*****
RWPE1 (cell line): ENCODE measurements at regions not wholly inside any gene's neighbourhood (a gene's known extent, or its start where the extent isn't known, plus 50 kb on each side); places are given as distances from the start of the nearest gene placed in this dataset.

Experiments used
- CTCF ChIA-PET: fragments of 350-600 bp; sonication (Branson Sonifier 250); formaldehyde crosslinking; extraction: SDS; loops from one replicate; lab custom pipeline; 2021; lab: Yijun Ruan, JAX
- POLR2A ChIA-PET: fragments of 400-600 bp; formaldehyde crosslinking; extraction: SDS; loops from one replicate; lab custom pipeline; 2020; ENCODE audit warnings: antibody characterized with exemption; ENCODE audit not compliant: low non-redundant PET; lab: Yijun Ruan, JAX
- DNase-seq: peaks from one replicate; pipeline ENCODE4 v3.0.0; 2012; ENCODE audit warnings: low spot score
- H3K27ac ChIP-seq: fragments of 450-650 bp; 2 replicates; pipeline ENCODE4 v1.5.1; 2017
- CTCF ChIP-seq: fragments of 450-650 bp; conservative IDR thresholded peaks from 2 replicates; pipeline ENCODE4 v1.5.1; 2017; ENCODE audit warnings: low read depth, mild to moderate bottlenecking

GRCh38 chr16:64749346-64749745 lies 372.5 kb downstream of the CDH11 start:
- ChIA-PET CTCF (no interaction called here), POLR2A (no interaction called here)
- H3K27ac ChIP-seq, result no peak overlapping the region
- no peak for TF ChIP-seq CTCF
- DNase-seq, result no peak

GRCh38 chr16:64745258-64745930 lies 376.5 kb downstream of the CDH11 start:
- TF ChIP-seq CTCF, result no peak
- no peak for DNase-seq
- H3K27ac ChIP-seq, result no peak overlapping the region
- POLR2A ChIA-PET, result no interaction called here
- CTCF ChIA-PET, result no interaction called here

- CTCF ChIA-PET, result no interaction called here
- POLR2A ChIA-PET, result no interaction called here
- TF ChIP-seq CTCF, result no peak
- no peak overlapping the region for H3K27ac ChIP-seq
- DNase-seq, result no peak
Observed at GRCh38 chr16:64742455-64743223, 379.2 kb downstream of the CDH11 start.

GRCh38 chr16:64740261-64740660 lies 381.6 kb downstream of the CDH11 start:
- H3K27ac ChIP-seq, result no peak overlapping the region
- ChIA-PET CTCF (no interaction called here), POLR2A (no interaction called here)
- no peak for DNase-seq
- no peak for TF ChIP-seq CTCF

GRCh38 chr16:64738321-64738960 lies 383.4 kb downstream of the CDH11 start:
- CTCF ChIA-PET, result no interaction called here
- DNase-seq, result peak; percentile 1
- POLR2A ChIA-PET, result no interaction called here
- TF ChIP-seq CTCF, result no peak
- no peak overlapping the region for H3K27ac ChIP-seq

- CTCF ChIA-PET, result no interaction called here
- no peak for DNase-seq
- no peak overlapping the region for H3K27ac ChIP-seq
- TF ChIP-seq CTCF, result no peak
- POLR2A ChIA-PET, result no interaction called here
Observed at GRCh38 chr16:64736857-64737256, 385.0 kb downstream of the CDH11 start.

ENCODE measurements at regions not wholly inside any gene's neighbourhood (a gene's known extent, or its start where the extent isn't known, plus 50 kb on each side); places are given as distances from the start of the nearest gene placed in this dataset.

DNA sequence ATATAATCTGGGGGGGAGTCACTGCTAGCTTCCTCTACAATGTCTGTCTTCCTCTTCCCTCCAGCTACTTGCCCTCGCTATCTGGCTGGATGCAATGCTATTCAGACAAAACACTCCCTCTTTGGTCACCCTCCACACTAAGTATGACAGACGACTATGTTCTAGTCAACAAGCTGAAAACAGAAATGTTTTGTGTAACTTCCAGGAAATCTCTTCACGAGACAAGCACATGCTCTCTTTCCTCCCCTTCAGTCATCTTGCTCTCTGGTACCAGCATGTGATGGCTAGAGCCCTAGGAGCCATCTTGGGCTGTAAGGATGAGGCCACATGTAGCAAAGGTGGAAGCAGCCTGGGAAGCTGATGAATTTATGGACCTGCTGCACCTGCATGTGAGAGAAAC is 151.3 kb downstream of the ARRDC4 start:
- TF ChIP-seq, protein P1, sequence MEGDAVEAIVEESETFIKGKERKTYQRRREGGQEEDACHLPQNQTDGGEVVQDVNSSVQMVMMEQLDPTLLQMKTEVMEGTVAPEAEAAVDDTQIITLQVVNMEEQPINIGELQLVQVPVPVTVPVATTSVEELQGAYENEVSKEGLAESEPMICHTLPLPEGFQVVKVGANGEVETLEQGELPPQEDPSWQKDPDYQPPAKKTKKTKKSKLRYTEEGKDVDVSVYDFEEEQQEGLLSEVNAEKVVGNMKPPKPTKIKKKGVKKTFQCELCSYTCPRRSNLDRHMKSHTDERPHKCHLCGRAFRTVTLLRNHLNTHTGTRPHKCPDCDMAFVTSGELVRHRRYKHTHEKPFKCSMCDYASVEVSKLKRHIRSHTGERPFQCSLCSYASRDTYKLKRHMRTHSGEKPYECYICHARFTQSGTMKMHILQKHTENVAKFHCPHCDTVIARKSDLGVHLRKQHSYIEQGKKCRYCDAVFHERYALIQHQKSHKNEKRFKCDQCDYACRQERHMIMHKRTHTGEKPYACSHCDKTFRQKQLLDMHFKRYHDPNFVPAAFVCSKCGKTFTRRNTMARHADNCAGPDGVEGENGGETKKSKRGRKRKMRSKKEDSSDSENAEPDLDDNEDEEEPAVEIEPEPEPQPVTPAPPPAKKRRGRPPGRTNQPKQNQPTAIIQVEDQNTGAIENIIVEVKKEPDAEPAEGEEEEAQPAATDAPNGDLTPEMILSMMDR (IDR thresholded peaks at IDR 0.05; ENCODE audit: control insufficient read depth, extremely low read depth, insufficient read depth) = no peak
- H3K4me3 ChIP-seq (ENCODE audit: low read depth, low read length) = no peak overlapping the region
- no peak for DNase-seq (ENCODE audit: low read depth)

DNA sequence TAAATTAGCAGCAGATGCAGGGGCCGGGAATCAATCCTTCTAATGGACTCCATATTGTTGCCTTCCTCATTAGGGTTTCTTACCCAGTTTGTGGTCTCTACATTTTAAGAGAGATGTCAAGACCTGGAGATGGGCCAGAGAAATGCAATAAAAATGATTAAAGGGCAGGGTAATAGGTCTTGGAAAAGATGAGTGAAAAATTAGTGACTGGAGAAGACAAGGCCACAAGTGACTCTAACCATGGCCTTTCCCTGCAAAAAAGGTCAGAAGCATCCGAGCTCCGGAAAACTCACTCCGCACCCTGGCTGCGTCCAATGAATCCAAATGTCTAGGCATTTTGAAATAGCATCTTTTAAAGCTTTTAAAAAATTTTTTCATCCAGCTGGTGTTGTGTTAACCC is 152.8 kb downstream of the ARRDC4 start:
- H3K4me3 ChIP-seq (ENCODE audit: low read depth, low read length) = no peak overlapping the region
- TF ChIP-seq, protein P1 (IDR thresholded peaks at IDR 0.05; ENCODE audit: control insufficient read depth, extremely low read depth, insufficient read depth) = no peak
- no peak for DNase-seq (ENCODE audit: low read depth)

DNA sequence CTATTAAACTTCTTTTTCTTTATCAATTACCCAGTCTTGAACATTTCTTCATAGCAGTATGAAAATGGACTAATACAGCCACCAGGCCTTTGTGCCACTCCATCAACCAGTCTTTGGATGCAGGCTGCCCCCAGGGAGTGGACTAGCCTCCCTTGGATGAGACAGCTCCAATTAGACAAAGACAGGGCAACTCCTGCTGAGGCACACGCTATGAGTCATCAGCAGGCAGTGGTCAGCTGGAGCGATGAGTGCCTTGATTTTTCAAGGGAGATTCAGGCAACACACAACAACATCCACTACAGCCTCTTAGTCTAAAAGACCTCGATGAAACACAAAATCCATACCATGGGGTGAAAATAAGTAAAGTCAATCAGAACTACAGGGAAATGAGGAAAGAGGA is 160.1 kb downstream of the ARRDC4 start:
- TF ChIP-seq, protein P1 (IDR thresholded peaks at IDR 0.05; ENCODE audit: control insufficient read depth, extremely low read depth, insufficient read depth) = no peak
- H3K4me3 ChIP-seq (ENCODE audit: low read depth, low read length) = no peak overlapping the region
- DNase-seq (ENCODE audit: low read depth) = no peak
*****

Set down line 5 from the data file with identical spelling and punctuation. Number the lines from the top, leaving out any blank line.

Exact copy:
- DNase-seq: peaks from one replicate; pipeline ENCODE4 v3.0.0; 2012; ENCODE audit warnings: low spot score